In which Sara injures several ribs and milks the injury for all it’s worth, Mark is valiant, we walk 38 miles, drink a lot of tea, and discover over and over again that English cuisine is much better than it used to be.
On Thursday, June 27, we took a train from London to St. Bee’s, the start of our 191-mile walk from coast to coast, that is, from the Irish Sea to the North Sea. My first mistake, perhaps, was to allow myself a bit of smugness when I saw a couple on the train embarking on the same walk with medium-sized daypacks and gigantic suitcases, clearly having engaged one of the many baggage services that Mark and I have all along eschewed, opting instead for larger packs stuffed full with everything we need.
However—however—I should have learned long ago not to be smug about anything. Our first night in St. Bee’s, after dropping off our packs at our B&B, putting on a layer of rain gear and tromping back into town for a delicious dinner, we walked up to St. Bee’s church, a wonderful historic place dating back to the tenth century, and in continuous use as a house of worship from then until now.
We explored the church yard behind the church, where several headstones were decorated with the same distinctive, ancient cross I saw in a niche against the church building. In the back of the church year was a wall about chest high, over which my dear husband suggested we climb to get to the public footpath back to our B&B. There was a little ledge about the size of a banana half-way up the wall; he put one foot on the ledge, swung himself over and landed, gracefully as always, onto the other side. I followed, but my foot slipped off the mini-ledge. Had I been in better shape, I might have used that opportunity to do a handstand on the top of the stone wall. As it was, I came crashing down on it, landing squarely on the left side of my ribcage. (Ouch.) No more “hotel workouts” to supplement the walking, no more smugness about not paying someone to carry my bag, no more coughing or blowing my nose without a constant reminder of my own frailty.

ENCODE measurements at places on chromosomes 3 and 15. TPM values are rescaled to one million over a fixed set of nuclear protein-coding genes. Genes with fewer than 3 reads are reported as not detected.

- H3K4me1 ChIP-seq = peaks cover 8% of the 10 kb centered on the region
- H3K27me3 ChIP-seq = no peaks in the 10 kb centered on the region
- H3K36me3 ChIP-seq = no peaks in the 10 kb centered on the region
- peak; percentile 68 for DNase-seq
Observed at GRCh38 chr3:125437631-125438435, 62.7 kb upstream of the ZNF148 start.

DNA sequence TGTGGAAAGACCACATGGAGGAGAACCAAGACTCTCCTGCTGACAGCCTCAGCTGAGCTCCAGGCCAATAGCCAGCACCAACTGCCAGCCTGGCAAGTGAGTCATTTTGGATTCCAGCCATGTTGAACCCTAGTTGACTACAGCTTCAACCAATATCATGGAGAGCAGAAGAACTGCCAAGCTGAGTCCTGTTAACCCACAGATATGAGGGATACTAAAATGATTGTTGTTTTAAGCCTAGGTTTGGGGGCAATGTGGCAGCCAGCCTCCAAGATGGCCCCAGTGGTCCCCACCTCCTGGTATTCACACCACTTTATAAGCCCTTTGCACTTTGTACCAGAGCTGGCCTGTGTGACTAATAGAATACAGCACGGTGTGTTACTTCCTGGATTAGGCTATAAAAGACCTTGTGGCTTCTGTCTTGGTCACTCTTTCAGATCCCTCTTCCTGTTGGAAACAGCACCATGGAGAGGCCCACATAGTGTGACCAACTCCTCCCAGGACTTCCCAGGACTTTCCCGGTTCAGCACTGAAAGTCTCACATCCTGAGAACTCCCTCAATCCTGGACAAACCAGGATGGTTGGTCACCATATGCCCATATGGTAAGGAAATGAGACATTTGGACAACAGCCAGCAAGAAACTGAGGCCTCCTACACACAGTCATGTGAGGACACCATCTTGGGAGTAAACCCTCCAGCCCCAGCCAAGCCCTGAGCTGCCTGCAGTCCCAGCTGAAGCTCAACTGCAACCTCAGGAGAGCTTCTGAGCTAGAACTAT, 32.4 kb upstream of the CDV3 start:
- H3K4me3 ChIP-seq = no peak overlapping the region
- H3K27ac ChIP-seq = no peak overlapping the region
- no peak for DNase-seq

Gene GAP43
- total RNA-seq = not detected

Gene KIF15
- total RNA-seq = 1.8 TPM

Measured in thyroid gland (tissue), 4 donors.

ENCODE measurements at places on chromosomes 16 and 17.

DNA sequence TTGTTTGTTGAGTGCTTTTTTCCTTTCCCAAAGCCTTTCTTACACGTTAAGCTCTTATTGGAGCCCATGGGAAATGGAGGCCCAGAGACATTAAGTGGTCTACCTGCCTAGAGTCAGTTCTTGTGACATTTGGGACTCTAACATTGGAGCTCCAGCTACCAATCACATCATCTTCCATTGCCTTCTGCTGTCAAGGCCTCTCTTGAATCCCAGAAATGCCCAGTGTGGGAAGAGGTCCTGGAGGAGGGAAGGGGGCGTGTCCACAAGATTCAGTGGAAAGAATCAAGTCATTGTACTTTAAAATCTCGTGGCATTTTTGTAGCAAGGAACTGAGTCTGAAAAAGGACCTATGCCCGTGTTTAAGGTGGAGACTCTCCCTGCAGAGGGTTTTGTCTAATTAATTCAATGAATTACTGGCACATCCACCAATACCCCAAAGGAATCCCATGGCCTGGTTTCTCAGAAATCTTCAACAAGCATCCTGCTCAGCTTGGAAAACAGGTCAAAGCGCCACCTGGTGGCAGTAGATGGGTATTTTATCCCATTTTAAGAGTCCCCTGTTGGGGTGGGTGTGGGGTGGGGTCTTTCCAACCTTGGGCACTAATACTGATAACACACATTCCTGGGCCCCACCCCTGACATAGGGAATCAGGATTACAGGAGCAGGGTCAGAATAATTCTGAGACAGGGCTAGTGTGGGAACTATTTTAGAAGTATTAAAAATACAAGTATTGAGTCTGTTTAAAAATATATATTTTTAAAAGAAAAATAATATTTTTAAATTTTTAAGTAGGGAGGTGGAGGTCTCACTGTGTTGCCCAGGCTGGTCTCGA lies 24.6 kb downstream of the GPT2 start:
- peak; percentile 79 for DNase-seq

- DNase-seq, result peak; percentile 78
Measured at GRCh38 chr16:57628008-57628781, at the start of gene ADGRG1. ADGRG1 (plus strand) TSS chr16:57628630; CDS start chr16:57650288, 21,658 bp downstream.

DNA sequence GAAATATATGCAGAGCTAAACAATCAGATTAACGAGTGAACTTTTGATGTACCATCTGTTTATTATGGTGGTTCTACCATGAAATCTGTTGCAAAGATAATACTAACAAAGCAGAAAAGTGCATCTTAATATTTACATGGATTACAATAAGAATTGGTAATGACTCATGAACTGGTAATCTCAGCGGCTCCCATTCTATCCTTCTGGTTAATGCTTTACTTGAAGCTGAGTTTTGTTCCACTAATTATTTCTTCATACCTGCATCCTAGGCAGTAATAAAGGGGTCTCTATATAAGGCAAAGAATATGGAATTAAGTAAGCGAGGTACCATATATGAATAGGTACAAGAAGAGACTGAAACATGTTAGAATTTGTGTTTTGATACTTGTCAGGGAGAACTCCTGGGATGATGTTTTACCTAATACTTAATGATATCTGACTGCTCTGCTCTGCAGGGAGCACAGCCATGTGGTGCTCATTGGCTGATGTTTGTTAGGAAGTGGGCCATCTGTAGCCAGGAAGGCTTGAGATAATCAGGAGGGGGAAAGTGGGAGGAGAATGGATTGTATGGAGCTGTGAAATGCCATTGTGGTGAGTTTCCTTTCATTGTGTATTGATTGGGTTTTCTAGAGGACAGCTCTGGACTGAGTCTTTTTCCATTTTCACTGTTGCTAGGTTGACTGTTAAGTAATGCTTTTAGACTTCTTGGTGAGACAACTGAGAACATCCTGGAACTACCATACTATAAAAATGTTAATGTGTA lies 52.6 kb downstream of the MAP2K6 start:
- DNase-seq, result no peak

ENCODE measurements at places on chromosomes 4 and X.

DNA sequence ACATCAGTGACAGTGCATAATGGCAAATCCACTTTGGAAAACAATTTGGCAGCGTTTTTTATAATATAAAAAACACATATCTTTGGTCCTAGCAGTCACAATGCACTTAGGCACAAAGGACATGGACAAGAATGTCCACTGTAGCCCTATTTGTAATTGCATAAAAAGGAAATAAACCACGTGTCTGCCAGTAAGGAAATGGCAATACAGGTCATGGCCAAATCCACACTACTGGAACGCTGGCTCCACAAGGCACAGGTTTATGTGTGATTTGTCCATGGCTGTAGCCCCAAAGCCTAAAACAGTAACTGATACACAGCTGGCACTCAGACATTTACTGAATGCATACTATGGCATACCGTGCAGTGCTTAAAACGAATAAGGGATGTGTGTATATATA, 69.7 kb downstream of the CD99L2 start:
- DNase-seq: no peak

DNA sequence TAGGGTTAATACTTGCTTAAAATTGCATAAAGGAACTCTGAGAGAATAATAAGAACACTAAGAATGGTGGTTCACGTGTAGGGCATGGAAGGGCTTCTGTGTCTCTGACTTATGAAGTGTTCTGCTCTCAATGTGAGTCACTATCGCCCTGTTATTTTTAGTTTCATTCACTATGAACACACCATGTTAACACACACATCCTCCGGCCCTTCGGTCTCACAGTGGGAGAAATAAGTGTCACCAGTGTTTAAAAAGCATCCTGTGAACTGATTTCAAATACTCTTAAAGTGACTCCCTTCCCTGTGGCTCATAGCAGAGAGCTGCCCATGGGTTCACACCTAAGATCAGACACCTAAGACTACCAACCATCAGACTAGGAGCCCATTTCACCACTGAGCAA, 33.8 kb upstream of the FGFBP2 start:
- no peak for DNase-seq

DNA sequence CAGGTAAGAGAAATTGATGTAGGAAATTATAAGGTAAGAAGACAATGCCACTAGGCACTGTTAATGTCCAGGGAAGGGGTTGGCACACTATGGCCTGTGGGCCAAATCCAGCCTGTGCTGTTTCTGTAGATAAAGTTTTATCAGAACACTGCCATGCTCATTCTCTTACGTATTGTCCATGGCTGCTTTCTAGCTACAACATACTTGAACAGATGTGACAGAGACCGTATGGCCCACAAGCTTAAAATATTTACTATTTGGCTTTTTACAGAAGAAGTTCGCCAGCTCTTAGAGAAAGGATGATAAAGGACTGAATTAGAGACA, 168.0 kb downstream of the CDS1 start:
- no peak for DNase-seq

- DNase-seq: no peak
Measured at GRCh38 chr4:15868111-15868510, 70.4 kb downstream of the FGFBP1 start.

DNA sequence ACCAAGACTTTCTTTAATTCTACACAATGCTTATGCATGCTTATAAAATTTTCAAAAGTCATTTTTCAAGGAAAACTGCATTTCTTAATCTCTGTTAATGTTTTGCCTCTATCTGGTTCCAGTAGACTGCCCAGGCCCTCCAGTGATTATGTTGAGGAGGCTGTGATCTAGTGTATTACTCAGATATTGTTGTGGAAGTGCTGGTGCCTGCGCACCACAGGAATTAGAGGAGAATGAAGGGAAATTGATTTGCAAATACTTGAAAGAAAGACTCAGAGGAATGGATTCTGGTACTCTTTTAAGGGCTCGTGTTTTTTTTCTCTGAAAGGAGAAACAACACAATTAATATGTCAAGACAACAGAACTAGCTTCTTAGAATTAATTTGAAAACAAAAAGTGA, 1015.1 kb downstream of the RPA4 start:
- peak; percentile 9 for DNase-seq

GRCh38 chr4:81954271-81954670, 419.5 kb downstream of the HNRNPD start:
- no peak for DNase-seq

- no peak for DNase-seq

Luckily, I wasn’t seriously hurt, and while sleeping has been a pain (literally), I am happiest when I’m hiking, and the hiking has been glorious, especially after the second day when I engaged the baggage service.
The first day we walked north along the coast about four miles, then inland toward Cleator, our first overnight on the walk. Along the way we stopped in a pub for tea and met a delightful father and daughter making the walk, and walked with them the next few miles. After the dramatic climb up the coast from the beach at St. Bee’s, this first day was mostly flat, walking through fields and woods along stone fences and creeks, passing the occasional farmhouse. I don’t have a lot of photos from this day because, well, it was pouring rain.
Day Two was the shortest day of the whole 18-day walk; about five miles, including a dramatic up-and-down hill. We arrived in the village of Ennerdale Bridge in time to enjoy a late lunch at one local pub and then, a few hours later, an amazing dinner at another. (This is when we began to realize that English food is not what it used to be. In London, we ate mostly Indian, Caribbean, or Thai food, but here in the country, it’s all local, and good. Not a mushy pea in sight.)
By the time we get to Day Three, we’re coming to know the written voice of the author of our ever-handy Coast-to-Coast guidebook, whose maps strike fear and trembling in the heart of most walkers. The Zen koan for this day’s map: “The steep path is the right path.” We walked fourteen miles from Ennerdale Bridge into the heart of the Lake District, including an amazing climb up a “Beck,” or creek, onto a high windy (like 55 mph) ridge. During the climb I was grateful for every single lunge and every minute of cardio over the past few years!
Day Four: Sunshine! And scenery that defies description, three-hundred and sixty degrees of it. The word for the day is “crag.” As in “we just go over one more of these and then we descend down into the town.” There were a whole lot of these crags, but each one rewarded us with fabulous views and ever-increasing anticipation of the descent into Grasmere, the epicenter of the Lake District and the town of Wordsworth.
To be continued….